Feb 8, 2007

a preposition to end a sentence with

A reader writes,
---- and I recently had a debate regarding the placement of a preposition at the end of a sentence. It's a bit long, but we were curious as to your thoughts (regarding prepositions, language, whatever). Obviously this is far from pressing, but anything you had to contribute would be cool.
"Far from pressing" = blogworthy, always. Moral clarity awaits.

1. There is nothing wrong with placing a preposition at the end of a sentence.
This is simply not a moral issue, nor does it merit linguistic shame. English grammar is not Latin grammar. We can trust Tina Blue on this one:
Even usage handbooks commonly employed in high school and college classrooms (e.g., those published by Harbrace, Little Brown, and Prentice Hall) say quite clearly that it is acceptable to end a sentence with a preposition. The simple truth, as Fowler explains, is that the "preposition" in a phrasal verb is not really a preposition at all, but rather an adverbial particle, and in their attempts to avoid ending a sentence with a preposition, "unskillful handlers of words" commit some real blunders!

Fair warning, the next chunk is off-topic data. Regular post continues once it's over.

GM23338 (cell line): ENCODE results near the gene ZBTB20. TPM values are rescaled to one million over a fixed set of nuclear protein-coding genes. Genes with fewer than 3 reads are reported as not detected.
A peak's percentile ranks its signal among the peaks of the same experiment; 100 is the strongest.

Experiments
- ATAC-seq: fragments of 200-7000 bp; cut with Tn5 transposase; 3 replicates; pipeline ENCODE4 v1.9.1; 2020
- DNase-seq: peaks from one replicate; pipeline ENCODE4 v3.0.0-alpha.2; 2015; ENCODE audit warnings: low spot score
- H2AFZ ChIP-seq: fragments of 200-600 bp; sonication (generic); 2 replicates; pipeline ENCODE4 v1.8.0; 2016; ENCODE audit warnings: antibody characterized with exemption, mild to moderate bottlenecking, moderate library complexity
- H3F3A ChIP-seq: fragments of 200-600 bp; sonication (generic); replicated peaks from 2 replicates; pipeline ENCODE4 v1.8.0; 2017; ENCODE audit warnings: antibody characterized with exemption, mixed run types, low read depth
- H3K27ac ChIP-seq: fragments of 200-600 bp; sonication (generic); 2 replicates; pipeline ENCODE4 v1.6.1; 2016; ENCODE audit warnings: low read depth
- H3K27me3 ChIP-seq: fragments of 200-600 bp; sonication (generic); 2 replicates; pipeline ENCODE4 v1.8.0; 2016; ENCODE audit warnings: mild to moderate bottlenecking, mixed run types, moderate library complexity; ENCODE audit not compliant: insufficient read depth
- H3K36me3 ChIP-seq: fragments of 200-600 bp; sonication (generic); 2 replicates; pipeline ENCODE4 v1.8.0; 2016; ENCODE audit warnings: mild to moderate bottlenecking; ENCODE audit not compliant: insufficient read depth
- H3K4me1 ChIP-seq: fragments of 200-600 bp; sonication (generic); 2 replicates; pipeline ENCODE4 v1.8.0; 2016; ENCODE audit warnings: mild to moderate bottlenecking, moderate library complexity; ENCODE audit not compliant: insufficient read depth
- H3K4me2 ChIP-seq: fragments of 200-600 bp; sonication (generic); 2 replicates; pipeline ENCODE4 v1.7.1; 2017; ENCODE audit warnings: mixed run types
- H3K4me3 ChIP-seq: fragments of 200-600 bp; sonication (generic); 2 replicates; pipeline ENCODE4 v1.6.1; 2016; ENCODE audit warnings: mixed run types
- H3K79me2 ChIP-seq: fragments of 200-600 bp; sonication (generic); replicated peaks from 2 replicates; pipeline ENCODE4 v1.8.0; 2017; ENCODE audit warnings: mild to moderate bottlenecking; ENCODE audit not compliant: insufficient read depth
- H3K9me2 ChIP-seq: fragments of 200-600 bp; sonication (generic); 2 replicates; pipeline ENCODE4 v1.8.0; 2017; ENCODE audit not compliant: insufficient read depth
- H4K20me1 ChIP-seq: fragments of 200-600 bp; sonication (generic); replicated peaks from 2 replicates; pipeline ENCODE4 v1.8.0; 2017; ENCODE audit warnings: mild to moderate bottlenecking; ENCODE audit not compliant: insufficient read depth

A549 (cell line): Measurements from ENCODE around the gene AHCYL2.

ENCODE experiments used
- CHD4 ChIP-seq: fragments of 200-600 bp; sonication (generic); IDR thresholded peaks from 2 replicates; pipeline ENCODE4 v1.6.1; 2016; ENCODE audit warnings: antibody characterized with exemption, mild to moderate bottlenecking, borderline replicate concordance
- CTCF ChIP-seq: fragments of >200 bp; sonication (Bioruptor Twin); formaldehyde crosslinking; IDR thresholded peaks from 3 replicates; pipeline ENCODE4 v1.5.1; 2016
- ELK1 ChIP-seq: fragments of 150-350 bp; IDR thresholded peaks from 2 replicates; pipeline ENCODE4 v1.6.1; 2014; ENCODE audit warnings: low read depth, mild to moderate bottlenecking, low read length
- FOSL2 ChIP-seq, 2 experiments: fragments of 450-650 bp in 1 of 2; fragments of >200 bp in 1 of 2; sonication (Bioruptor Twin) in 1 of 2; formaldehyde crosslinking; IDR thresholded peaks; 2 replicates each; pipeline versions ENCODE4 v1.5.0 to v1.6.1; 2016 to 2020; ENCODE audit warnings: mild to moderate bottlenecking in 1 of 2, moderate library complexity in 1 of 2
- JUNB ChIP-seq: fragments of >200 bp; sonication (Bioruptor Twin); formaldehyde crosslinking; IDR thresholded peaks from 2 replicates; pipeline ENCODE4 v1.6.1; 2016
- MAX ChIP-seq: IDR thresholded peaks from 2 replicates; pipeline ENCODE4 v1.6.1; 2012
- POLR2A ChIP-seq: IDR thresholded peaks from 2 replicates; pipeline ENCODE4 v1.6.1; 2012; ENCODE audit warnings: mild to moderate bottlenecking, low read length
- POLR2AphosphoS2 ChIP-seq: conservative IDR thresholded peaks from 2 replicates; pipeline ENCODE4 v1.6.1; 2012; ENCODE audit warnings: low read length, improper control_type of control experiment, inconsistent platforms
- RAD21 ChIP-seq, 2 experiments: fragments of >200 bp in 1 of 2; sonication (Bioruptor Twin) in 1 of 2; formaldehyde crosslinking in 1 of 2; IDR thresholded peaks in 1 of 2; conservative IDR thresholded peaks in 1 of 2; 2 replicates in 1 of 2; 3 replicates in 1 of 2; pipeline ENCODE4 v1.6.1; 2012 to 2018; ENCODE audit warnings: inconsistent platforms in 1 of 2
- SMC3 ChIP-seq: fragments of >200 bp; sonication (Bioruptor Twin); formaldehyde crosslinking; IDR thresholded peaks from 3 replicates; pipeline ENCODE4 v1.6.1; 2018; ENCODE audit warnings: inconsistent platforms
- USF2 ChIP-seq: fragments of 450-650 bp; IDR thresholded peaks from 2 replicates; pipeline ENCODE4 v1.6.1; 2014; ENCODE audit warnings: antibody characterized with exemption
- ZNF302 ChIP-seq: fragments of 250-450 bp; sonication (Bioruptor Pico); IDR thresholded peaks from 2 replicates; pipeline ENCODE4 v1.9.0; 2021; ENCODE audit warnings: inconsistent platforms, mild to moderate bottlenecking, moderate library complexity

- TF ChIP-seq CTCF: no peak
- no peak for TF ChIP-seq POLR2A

2. Anyone who says otherwise can take their snooty, self-righteous pomposity back where it came from.

1 comment:

TheTachyix said...

What r u talking about? Prepositions at teh nd of sentences izn't where it's at. Im not a snob tho. I has no credentials to speak of.